ICE, U.S. Attorney’s Office Return 500-Year-Old Columbus Letter to Spain

Last week, Immigration and Customs Enforcement (ICE) and the U.S. Attorney’s Office “returned a more than 500-year-old copy of Christopher Columbus’ letter describing his discoveries in the Americas to Spain during an evening repatriation ceremony at the Residence of the Spanish Ambassador to the United States,” according to a press release posted by the Department of Justice.

The letter was “originally written in 1493” and “was stolen from the National Library of Catalonia in Barcelona and sold for approximately $1 million.”

The investigation began in 2011 when ICE’s Homeland Security Investigations (HSI) department in Wilmington, Delaware and the Delaware U.S. Attorney’s Office “received a tip that several 15th century original manually printed copies of the Columbus Letter were stolen from European libraries and replaced with forgeries without the knowledge of library officials or local law enforcement.”

Upon looking into the matter, “the investigation determined that the stolen Columbus Letter from Spain was sold in November of 2005 for 600,000 Euros by two Italian book dealers.”

The following June, “a subject matter expert, accompanied by an HSI Wilmington Special Agent, visited the National Library of Catalonia in Barcelona and reviewed the Columbus Letter in the possession of the library at which time it was determined, in coordination with Spanish authorities and with support from HSI Madrid that the letter at the library was a forgery.”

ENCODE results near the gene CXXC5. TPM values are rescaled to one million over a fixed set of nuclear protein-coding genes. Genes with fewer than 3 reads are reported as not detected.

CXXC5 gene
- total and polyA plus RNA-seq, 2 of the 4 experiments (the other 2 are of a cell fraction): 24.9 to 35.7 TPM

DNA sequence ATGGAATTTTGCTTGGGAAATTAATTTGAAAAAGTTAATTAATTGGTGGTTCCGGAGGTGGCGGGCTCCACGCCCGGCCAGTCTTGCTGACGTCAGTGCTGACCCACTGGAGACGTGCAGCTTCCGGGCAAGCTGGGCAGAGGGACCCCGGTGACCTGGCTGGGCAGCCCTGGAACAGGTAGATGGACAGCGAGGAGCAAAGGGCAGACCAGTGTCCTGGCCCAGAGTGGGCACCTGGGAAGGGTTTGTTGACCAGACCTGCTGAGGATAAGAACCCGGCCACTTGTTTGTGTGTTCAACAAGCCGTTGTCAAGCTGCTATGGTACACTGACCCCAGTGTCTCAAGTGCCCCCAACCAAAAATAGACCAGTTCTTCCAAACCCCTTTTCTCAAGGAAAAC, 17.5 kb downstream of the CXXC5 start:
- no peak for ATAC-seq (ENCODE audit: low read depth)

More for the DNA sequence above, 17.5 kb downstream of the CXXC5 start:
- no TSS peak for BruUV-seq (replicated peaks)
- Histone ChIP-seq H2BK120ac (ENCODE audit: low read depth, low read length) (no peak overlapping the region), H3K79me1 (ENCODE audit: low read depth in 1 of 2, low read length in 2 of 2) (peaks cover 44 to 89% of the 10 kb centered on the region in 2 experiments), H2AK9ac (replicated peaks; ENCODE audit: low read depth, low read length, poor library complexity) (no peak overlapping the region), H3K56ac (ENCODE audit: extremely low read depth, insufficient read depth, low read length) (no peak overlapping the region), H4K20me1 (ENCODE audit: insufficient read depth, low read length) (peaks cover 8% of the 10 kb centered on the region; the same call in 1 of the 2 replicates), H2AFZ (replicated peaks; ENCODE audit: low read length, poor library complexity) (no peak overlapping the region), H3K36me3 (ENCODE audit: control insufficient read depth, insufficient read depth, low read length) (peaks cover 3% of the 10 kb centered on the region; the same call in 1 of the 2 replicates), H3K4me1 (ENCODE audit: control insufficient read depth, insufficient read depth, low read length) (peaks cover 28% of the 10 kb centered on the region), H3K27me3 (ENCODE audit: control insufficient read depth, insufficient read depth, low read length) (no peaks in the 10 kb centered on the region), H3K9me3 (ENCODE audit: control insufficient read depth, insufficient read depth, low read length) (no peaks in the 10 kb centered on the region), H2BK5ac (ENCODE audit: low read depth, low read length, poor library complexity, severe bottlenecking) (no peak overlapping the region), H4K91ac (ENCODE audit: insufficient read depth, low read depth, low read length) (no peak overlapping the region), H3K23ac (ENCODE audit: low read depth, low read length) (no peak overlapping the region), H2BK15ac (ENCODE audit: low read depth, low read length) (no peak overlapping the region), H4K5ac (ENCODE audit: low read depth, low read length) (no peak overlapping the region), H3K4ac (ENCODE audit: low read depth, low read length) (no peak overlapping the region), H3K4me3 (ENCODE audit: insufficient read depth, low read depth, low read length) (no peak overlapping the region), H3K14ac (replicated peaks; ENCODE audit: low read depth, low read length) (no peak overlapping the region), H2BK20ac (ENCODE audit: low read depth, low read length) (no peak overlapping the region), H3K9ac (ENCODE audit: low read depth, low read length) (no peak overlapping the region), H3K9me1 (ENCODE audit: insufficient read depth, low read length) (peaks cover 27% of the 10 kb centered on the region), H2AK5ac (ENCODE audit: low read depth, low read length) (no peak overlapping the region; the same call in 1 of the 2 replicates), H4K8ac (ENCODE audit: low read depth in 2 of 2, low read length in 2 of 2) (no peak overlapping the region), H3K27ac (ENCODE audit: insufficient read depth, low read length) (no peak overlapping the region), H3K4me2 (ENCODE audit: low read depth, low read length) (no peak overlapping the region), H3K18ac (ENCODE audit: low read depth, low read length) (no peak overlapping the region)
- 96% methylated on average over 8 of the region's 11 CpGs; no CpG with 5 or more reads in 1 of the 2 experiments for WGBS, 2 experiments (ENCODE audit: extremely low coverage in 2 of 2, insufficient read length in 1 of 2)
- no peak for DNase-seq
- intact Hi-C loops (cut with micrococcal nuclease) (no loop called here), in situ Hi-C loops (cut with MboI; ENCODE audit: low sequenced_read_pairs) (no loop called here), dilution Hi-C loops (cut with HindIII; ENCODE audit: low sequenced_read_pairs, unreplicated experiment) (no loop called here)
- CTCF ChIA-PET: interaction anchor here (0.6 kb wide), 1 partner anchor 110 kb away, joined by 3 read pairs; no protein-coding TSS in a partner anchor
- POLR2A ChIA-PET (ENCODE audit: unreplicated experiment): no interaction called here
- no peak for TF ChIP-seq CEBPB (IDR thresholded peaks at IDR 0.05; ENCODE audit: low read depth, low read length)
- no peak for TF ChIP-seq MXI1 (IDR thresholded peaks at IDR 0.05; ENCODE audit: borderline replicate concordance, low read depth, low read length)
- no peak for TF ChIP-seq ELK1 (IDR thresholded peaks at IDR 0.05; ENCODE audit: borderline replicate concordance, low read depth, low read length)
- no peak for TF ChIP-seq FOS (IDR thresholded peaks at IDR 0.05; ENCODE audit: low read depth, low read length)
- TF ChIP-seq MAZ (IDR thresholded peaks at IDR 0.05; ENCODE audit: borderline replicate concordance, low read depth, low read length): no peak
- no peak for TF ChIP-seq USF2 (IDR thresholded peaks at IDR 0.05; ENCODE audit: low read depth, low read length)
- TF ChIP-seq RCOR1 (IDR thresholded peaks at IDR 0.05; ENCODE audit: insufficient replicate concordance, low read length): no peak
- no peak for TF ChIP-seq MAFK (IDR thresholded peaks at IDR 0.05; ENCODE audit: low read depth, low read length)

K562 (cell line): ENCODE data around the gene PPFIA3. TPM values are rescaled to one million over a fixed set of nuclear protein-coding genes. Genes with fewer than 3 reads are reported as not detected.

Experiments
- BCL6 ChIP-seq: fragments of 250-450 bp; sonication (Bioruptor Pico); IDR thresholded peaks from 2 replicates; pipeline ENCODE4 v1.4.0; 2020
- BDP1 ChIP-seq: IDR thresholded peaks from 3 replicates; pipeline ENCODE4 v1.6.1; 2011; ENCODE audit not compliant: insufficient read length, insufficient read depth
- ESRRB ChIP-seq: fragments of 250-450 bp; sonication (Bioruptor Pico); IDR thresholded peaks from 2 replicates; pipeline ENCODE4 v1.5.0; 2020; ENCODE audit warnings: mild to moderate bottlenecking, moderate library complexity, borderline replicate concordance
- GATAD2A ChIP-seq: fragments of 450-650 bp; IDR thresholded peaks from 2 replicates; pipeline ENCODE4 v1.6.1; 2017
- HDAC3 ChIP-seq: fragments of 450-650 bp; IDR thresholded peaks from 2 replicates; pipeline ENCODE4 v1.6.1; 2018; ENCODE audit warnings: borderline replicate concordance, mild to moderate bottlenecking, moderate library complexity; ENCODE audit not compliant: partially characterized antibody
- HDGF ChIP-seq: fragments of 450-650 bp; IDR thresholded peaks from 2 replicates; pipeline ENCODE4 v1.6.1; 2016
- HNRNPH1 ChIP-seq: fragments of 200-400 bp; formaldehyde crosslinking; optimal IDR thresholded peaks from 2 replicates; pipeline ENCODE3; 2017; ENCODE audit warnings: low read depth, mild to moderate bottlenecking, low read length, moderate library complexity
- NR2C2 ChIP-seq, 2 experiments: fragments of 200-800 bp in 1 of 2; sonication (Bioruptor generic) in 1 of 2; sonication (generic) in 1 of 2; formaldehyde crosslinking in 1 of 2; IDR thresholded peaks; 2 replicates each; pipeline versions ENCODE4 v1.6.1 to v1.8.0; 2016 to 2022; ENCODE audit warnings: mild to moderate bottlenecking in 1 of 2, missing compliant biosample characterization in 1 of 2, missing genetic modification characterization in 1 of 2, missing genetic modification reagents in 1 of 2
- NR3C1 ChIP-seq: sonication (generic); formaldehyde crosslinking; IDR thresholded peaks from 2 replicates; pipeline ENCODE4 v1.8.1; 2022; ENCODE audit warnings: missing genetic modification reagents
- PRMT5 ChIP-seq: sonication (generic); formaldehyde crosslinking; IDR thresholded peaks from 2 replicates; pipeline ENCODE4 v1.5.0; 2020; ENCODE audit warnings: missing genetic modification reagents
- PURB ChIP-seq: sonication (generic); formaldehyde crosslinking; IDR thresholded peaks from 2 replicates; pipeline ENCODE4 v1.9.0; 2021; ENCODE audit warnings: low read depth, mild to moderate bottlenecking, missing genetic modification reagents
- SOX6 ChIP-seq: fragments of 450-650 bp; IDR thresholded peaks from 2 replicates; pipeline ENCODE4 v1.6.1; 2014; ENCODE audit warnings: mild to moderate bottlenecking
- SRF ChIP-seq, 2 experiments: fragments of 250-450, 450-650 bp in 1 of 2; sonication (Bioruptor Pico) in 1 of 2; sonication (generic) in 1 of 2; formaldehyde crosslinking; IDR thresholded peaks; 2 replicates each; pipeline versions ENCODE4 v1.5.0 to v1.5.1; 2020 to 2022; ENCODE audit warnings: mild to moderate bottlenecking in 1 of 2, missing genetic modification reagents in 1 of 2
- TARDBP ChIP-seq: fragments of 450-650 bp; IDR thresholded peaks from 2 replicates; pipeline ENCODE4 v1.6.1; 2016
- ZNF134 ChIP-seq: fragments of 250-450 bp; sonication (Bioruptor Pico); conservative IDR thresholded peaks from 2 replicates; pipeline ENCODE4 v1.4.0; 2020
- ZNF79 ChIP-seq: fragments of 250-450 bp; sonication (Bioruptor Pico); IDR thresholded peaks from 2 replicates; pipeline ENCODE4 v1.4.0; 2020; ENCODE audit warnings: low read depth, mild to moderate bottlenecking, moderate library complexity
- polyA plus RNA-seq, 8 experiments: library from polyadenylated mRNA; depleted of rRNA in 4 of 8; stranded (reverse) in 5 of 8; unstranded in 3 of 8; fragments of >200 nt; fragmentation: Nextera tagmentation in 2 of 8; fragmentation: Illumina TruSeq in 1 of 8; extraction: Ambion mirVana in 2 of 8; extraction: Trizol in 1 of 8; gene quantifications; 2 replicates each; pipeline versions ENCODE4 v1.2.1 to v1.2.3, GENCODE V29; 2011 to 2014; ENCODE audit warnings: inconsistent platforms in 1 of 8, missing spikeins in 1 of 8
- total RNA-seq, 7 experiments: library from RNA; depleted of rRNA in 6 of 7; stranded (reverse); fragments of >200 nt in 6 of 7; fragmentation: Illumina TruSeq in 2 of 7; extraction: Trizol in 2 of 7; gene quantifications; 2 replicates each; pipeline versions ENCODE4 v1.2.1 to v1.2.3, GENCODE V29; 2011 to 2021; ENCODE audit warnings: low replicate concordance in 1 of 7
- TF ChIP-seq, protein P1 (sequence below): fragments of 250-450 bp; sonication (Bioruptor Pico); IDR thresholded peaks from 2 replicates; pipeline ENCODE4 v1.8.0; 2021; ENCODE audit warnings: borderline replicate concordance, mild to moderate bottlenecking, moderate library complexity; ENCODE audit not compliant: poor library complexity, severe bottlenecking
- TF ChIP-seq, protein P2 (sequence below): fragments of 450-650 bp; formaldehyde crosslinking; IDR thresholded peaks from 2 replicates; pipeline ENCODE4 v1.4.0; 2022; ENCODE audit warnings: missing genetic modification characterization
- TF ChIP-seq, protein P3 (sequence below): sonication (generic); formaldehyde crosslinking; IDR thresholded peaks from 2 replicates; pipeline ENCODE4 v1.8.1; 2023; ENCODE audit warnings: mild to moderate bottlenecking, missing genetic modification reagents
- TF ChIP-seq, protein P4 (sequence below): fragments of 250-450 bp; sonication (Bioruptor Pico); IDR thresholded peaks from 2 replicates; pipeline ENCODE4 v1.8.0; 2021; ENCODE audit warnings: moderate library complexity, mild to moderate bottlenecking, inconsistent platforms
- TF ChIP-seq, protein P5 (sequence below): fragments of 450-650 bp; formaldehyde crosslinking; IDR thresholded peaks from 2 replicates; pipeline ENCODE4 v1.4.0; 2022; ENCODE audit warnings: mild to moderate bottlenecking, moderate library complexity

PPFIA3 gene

“In March 2013, it was discovered that the Columbus Letter believed to have been stolen from Barcelona was reportedly sold for 900,000 euros in June 2011,” according to DOJ. “Following extensive negotiations with the U.S. Attorney’s Office for the District of Delaware, the individual in possession of the letter volunteered to transfer custody to HSI Special Agents.”

“The recovery of this Plannck II Columbus Letter on behalf of the Spanish government exemplifies not only the significance of federal agency partnerships in these complicated investigations, but the close coordination that exists between American and foreign law enforcement agencies,” U.S. Attorney David C. Weiss said of the letter’s return. “We are truly honored to return this historically important document back to Spain – its rightful owner.  I commend the dogged efforts of HSI special agents and Department of Justice attorneys who are dedicated to the recovery of stolen cultural artifacts from around the world.”

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